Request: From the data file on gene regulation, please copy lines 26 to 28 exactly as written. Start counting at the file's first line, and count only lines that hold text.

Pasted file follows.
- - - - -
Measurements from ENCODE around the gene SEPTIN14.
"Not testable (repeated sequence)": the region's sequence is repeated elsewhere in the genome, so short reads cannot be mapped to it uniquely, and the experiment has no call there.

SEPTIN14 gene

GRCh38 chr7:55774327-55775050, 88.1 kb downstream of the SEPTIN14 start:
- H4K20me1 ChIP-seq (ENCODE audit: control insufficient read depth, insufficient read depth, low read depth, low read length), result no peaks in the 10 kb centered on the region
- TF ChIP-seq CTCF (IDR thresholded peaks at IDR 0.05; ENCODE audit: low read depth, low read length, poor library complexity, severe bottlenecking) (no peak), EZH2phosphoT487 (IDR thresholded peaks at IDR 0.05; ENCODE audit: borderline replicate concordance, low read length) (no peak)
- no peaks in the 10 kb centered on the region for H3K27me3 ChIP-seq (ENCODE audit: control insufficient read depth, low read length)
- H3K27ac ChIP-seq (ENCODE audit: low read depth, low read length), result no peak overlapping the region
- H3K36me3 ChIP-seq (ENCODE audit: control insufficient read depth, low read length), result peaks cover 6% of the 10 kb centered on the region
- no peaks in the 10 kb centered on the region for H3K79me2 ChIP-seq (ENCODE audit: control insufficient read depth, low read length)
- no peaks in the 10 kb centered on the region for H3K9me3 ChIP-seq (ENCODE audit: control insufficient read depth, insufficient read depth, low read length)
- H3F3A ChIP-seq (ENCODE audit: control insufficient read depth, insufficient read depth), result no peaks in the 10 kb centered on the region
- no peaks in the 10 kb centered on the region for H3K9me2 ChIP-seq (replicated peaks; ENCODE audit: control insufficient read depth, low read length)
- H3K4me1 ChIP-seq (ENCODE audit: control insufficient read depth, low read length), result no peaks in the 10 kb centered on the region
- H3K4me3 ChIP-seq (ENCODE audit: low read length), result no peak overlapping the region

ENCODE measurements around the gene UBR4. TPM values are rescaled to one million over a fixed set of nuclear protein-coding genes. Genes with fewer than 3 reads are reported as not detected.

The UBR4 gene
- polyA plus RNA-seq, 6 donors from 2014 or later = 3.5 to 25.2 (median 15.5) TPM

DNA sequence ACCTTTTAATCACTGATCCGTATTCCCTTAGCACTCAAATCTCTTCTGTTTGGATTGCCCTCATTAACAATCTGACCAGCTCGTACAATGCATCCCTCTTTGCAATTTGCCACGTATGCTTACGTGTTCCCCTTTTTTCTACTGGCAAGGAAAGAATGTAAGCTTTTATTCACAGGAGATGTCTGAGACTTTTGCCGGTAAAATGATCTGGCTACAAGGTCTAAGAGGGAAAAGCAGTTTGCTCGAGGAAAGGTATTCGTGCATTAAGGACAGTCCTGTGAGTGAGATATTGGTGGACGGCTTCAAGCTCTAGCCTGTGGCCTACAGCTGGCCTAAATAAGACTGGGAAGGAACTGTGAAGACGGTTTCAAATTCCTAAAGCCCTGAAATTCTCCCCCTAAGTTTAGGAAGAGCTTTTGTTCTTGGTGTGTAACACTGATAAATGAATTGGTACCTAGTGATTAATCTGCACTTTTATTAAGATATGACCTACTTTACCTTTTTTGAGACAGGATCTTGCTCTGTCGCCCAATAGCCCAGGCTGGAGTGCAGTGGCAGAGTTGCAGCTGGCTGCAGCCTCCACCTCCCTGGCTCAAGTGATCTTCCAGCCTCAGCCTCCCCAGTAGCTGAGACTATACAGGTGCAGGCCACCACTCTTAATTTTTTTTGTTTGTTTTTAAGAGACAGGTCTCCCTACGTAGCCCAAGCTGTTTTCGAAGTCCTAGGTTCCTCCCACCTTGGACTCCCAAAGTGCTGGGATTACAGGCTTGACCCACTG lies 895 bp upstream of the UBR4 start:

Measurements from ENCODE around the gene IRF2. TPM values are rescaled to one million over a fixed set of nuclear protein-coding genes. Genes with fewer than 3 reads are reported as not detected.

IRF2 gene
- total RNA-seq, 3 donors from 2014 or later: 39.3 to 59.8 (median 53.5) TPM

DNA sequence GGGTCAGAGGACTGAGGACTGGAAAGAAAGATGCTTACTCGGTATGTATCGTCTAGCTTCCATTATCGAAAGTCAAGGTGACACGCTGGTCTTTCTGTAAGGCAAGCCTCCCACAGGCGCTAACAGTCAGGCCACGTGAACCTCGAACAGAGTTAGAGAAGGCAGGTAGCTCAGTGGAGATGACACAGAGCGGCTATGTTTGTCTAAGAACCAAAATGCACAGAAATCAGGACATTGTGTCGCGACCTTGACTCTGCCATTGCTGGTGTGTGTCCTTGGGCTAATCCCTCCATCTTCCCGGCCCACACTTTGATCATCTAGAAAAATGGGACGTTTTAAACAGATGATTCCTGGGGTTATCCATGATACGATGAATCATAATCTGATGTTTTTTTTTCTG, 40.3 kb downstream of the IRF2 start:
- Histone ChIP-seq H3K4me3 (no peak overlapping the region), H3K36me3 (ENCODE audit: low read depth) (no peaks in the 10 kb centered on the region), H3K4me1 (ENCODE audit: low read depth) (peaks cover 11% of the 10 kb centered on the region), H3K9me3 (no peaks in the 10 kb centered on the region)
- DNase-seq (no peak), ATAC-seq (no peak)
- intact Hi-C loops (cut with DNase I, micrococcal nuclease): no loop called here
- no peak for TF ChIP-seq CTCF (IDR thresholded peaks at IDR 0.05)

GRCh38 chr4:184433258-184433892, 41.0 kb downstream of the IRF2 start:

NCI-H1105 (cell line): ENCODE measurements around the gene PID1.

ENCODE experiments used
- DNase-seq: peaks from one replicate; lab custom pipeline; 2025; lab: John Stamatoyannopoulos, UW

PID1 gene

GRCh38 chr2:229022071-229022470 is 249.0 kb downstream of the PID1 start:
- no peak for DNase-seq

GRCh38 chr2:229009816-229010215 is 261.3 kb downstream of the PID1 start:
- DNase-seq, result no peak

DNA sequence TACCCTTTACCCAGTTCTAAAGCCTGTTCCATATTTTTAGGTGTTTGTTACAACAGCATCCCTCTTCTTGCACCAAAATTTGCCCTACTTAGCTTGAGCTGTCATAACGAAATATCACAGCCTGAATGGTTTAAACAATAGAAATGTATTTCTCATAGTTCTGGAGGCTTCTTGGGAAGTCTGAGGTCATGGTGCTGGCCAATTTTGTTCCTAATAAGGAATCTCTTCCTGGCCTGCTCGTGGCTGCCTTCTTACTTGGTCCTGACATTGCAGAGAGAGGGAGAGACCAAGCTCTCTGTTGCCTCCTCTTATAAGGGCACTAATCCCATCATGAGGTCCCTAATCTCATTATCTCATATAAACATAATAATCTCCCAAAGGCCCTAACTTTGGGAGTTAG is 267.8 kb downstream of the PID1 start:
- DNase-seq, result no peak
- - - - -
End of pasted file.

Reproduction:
- intact Hi-C loops (cut with DNase I, micrococcal nuclease): no loop called here
- no peak for TF ChIP-seq CTCF (IDR thresholded peaks at IDR 0.05)

GRCh38 chr4:184433258-184433892, 41.0 kb downstream of the IRF2 start: